"These are live performances filmed in 2002 at the Teatro Argentina in Rome. They are the mastermind of Enrico Castiglione, who is in charge of stage and TV direction, set design and costumes. By and large he has done a fine job. This set is an enticing proposition, especially at the bargain price of three operas, each in a separate box, for practically the price of one. First off, the positives and there are many. Three great Mozart operas in outstanding sound, finely balanced between voices and orchestra, with woodwinds nicely forward (two channel only, sound aficionados note). The anamorphic widescreen picture is excellent, although occasionally the focus falters very briefly a few times, not a big deal. Sets are modest but traditional, unobtrusive and convincing. The singers are almost all young and fresh, offering a good deal of vocal pleasure. Plus, nearly all the characters look the part which is important. Castiglione pulls no punches with his stage direction which is straightforward and solid. Costumes are inviting and do the works justice. Audience applause is minimal and seems to have been edited out at times, keeping intact dramatic continuity.That said, the only outstanding performance here is Don Giovanni. Led by the experienced and wily Don of Renato Bruson, one of the very few veteran singers in these performances, this one crackles with excitement, fine voices and solid characterizations. Dramatically, vocally, emotionally, it all works. This is the only performance here which seems of a piece.The entire cast is strong. Bruson looks a bit old but he knows what he is doing, is in fine voice and commands the stage. He is superbly paired with possibly the best singer in all three operas, the rich, plangent Leporello of Stefano De Peppo. They feed off of each other with relish. Anna Laura Longo's Donna Anna and Amarilli Nizza's Donna Elvira are strong and excellent. Rosanna Potenza's Zerlina has the requisite charm and she is ably partnered by Alessandro Battiato's fine Masetto.The orchestra in all three operas, the Rome Philharmonic, has its best outing here under the dynamic Michael Halasz, known on CDs for his expert recordings of several operas on Naxos, including Fidelio and Magic Flute.Cosi fan tutte is a mixed bag. Besides Bruson, the other noted veteran in these casts is Rolando Panerai. His Don Alfonso, along with Daniela Mazzuccato's Despina, are well enough sung, but both seem as if they'd rather be somewhere else. Neither seems to be enjoying themselves very much.Ensemble is critical in Cosi and the chemistry among the four young, romantic leads is OK but does seem forced at times. Most convincing are the fetching Fiordiligi of Adriana Damato and the rich voiced Guglielmo of Riccardo Novaro. The stodgy conducting of Paolo Ponziano Ciardi doesn't help matters.Castiglione makes one of his only dramatic missteps in not making enough visual contrast between Guglielmo and Ferrando and their Albanian counterparts, tough as that is to pull off. A wispy moustache and new uniform simply don't cut it. It's hard to swallow for the characters and the audience.This one is decent but on DVD go to Gardiner's traditional staging and Barenboim's fetching hippy version.The weakest of these performances is Figaro, let down by the petulant, practically neurotic Susanna of Rossana Potenza. She hardly relaxes the whole time and lacks the charm the role needs. Her interactions with the cast are strained and uninviting. When Marcellina, Bartolo and Basilio badly show up Susanna, Figaro and the Countess at the end of Act 11, you know you're in trouble.The dark, well sung Figaro of José Fardilha is the vocal highlight of the performance although he comes off more as a pudgy Boy Scout than a vibrant Figaro. Tiziana Carraro's Cherubino is well enough sung although not masculine looking enough. Madelyn Renée Monti's Countess looks and acts the part but the voice is undistinguished. Unfortunately, Marco Grimaldi's Count is the weakest vocal performance in all three operas. The voice is unpleasant, actually painful and his acting dull. He and Susanna badly brought down the performance. Skip this one. Haitink's Glyndebourne Figaro and the Lyon Opera Figaro are excellent choices.All told, I give five stars to Don Giovanni, three to Cosi and one to Figaro. Subtitles are good but often too high up on the screen, interfering somewhat with the action. The orchestra is decent, the strings tending to falter occasionally, mostly in Figaro and Cosi. Annoyingly in closeups, any character with dark hair usually ends up with red hair!"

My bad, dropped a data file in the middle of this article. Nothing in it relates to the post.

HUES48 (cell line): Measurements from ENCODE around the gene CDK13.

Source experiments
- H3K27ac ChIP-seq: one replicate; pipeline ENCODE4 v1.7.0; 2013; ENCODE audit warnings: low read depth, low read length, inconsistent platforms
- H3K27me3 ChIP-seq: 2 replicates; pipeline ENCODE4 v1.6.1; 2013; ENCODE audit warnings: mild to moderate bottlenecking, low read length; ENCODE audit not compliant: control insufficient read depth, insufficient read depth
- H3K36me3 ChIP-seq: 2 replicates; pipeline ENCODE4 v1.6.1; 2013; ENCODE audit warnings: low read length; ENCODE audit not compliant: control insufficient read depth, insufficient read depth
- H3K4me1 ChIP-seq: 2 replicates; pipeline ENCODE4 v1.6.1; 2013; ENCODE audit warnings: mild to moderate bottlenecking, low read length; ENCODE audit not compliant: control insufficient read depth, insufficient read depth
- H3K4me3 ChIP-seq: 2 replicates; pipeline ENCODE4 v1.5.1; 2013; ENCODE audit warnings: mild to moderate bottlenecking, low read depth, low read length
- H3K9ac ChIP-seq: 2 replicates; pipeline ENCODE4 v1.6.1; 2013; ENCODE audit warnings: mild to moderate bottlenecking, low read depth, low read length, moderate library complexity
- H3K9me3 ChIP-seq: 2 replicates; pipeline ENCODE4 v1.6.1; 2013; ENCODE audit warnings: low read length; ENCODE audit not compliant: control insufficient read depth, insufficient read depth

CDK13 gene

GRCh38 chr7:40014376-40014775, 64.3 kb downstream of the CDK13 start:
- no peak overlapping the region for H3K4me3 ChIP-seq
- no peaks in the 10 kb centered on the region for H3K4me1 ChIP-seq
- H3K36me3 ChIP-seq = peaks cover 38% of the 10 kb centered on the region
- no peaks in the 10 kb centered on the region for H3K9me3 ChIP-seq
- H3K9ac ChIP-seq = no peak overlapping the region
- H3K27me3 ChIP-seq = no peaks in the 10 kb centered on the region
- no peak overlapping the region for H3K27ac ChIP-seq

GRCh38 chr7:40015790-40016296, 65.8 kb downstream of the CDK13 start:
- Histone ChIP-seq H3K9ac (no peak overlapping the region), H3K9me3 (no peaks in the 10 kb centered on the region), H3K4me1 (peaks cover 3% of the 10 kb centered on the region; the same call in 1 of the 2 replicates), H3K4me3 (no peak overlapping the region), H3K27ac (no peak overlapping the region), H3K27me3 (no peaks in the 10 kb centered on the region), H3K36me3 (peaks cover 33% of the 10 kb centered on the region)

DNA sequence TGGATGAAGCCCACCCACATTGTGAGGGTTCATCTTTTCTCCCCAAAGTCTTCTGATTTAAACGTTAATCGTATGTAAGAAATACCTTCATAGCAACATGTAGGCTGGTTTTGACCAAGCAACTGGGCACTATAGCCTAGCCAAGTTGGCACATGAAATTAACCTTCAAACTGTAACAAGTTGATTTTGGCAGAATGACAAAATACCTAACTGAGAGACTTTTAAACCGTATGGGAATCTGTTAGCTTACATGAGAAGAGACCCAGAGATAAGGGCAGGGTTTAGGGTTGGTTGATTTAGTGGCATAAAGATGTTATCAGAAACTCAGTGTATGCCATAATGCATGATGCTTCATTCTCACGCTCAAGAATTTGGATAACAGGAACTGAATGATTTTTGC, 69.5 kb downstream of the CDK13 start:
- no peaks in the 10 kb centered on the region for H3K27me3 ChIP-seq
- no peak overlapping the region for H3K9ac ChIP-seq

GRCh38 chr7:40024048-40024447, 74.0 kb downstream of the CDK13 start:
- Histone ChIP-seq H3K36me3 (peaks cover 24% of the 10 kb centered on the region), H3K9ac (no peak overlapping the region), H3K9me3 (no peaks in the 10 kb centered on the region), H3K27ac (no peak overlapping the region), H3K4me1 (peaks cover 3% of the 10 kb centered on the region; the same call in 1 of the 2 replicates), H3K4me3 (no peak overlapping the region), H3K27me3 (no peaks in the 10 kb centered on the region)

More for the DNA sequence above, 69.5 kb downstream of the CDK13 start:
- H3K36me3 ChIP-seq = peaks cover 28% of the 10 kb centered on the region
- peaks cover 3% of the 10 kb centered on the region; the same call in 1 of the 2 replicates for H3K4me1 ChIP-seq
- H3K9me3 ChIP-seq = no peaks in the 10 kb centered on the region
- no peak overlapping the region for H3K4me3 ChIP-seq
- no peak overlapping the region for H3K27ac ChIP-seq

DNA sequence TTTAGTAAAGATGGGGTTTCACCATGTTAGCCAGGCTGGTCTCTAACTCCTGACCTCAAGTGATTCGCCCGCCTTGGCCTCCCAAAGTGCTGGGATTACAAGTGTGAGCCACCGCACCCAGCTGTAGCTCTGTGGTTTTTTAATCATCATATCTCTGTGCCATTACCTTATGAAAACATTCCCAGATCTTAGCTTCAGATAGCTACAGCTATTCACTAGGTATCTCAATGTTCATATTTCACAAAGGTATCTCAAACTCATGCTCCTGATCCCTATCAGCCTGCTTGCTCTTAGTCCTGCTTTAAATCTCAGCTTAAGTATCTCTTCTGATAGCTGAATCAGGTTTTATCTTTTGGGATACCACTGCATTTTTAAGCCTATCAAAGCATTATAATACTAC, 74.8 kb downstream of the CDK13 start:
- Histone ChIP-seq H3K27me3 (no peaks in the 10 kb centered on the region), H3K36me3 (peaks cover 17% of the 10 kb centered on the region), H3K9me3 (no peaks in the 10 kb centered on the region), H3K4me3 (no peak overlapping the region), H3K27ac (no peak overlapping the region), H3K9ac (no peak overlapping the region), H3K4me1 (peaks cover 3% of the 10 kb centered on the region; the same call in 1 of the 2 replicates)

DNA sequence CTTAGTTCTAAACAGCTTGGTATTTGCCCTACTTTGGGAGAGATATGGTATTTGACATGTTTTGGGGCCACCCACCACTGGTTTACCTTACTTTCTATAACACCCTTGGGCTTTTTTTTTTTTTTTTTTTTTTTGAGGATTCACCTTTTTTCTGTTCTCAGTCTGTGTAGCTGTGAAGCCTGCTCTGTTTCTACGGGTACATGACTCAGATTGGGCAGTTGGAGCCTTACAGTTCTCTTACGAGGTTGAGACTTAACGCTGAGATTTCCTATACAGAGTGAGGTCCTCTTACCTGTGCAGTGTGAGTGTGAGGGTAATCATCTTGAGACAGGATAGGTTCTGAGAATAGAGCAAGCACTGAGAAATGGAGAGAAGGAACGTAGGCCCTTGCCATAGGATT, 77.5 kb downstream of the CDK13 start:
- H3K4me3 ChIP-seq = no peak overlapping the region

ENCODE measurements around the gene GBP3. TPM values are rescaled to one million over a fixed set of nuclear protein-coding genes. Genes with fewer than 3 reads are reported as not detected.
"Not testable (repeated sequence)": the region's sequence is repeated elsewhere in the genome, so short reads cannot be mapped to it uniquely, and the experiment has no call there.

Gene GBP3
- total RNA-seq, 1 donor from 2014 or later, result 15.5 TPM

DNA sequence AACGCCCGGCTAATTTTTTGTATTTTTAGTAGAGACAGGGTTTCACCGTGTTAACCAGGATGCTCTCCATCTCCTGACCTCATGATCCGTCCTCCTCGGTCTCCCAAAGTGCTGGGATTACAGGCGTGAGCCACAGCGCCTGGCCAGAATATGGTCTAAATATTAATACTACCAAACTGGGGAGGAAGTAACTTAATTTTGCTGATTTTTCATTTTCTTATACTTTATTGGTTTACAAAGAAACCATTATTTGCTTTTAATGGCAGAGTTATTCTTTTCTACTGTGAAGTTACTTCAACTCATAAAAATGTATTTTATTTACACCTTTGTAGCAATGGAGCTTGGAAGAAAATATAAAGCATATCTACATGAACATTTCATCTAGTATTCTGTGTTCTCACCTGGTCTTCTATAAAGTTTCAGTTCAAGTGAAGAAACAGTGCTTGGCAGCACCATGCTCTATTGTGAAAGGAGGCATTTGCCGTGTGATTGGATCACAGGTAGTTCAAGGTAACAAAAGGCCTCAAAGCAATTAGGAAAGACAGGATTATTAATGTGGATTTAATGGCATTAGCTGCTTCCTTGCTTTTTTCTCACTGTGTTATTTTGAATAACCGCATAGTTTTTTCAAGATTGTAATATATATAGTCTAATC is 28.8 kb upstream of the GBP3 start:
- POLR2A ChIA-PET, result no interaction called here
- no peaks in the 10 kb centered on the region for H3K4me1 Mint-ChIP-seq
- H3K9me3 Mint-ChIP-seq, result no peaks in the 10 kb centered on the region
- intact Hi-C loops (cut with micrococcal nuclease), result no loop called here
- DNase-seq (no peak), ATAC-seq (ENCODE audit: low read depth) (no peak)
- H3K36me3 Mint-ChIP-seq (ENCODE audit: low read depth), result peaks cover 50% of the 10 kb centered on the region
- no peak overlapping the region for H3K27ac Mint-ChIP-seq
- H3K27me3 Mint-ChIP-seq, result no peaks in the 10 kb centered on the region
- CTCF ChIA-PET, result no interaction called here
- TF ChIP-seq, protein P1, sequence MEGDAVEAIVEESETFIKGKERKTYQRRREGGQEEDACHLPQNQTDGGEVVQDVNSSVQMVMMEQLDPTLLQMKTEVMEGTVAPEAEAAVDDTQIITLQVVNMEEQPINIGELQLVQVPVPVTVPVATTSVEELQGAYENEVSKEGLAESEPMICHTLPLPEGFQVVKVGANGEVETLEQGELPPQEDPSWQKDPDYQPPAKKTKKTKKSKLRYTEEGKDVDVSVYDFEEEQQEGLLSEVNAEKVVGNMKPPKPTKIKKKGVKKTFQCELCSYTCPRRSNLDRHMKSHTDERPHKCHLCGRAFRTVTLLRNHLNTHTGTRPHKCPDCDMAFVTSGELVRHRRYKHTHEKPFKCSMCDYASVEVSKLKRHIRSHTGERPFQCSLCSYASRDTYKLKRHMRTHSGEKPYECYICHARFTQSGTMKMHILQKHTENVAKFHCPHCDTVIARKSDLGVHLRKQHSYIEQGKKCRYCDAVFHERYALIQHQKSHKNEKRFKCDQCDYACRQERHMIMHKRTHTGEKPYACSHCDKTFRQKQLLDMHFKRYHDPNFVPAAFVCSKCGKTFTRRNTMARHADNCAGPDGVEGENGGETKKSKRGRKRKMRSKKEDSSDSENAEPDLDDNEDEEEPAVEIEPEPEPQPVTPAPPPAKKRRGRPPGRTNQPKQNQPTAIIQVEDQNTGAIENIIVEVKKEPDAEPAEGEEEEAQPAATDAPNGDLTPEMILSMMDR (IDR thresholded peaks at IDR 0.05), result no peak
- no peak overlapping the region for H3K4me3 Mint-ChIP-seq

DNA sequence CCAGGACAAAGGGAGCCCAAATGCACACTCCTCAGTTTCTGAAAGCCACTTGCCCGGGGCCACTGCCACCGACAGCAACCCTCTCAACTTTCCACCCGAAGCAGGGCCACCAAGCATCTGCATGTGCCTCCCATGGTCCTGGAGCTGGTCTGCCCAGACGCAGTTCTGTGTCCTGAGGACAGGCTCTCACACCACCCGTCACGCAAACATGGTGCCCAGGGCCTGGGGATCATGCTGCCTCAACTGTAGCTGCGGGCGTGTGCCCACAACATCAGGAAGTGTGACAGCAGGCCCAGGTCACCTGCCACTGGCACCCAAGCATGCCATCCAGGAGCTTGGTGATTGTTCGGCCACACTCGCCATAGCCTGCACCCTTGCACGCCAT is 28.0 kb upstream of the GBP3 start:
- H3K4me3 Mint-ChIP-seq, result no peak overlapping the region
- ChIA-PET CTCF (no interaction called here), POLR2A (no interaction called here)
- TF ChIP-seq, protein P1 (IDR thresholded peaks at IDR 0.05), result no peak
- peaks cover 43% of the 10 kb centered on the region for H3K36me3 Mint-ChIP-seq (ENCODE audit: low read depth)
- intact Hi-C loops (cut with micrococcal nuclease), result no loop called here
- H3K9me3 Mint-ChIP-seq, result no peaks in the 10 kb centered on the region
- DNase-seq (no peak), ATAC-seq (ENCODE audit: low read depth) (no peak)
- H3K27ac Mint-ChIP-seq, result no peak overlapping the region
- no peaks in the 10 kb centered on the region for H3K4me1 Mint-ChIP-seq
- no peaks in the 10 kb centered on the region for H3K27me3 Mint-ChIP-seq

Don't do it!!!
SopranoNYC | New York, NY | 07/10/2006
(1 out of 5 stars)

"Don't waste your money! Skip this and buy one of the world-class level DVDs of these operas that are out there rather than wasting money on this set, even if it seems like a bargain. I've only seen the Figaro and Cosi, but they weren't even at the level of a good amateur or student production...aside from the overall low level of vocal and acting skill, what I saw of the Figaro had horrifying musical slips - intonation problems, lack of ensemble, singers entering in the wrong key. I've never seen anything like it in a commercial release - certainly don't waste your money on it!"
A Massacre
Bob Olsen | Minnesota, USA | 09/13/2005
(1 out of 5 stars)

"Thankfully, I did not buy these DVD's. I borrwed them through interlibrary loan.
I will not pretend to be an expert on analyzing the technical aspects of opera. I am not a musician. I only know that since my childhood I have loved opera.
This is hardly opera. Compared to some of the world-class productions that are out there, this seems, as one other reviewer wrote, to be amateur, as if it were performed by a youth group.
Where to start? First, the Rome Philharmonic bumbles on the edge of incompetence. There are several instances, for example "Se Vuol Ballare, Signor Contino," in which the brass section is so discordant as to be almost painful to the ear. Did anyone ever listen to "A Musical Joke?" I am not at all joking to say this is highy reminiscent of that earlier Mozart musical satire. There is also a problem in the string section, almost as if the recording of each string player had been taken from a series of different performances and dubbed together into one. There is not a lot of cohesion. Further, who the hell is Boris Brott? He sure can not hold an orchestra together with his baton.
The singers seem to have been chosen based on 1)Being Italian and 2)Being visually what you might imagine the character to look like in an ideal world. Yes, Susanna is a beautiful young woman. Who cannot sing. I would ten times rather to a god-awfully ugly woman who has a sublime voice than a nobody in the global opera community who is drop-dead gorgeous.
Castiglione in all three of these stagings has sacrificed the substance and intricate musical chorepgraphy characteristic of the mature Mozart for appearance.
In no way can these be considered to be world-class productions. The cost for three operas is what one world-calibre performance on DVD might cost. And at that it is overpriced.
Spare yourself the agony and stay away from this box set."